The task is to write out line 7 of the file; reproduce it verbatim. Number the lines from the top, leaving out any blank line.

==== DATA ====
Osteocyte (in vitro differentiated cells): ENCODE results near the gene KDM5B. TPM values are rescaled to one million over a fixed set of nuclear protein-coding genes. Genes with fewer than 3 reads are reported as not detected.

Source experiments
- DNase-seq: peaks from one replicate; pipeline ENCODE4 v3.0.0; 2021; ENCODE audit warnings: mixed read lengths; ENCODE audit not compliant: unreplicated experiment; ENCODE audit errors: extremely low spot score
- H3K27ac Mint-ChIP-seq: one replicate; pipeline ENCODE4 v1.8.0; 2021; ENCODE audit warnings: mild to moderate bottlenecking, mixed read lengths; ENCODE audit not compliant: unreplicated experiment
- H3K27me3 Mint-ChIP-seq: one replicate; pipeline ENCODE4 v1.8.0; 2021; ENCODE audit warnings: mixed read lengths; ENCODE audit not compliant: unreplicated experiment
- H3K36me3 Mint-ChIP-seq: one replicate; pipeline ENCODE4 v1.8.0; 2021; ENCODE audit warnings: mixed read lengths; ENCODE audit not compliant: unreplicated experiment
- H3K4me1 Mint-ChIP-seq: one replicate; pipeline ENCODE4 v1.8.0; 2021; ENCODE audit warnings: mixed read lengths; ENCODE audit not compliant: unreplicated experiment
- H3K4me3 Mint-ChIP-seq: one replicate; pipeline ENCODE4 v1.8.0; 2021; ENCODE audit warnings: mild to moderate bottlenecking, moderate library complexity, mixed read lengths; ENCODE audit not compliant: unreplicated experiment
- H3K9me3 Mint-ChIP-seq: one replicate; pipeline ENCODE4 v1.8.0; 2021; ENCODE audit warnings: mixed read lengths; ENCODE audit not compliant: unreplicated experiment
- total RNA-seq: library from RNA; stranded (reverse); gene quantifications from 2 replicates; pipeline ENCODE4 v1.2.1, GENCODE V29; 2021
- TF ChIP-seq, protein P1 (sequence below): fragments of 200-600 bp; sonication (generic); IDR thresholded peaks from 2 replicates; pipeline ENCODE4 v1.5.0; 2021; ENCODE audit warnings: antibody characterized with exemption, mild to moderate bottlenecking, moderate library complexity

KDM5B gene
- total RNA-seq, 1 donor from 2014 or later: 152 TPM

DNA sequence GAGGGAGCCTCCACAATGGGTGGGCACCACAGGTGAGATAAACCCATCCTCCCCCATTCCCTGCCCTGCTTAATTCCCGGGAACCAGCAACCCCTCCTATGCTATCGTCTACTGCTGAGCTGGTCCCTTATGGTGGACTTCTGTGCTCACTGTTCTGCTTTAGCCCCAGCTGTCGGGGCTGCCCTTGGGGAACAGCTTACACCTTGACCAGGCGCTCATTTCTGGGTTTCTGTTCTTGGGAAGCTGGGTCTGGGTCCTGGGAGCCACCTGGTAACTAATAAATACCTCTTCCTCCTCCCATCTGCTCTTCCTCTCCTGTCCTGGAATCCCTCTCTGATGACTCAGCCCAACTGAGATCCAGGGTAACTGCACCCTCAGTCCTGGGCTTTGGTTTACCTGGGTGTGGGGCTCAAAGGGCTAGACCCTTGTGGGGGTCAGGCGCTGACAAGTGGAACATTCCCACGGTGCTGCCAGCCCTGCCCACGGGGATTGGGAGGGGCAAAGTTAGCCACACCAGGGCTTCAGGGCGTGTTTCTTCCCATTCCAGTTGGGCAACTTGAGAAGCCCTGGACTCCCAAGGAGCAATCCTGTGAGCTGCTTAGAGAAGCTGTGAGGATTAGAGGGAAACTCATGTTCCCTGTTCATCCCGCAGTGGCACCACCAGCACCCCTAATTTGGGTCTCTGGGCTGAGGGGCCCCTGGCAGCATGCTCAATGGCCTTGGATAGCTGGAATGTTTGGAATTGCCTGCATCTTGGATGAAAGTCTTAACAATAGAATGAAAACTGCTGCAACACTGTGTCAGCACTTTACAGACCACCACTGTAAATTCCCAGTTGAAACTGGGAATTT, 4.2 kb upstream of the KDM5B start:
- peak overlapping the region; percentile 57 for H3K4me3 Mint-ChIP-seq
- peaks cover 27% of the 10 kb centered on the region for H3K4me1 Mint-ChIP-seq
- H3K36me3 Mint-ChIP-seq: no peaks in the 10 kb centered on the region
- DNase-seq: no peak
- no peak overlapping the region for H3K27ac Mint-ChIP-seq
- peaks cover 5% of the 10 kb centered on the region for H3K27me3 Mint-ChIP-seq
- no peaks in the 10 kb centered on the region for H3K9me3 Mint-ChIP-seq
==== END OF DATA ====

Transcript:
- H3K4me1 Mint-ChIP-seq: one replicate; pipeline ENCODE4 v1.8.0; 2021; ENCODE audit warnings: mixed read lengths; ENCODE audit not compliant: unreplicated experiment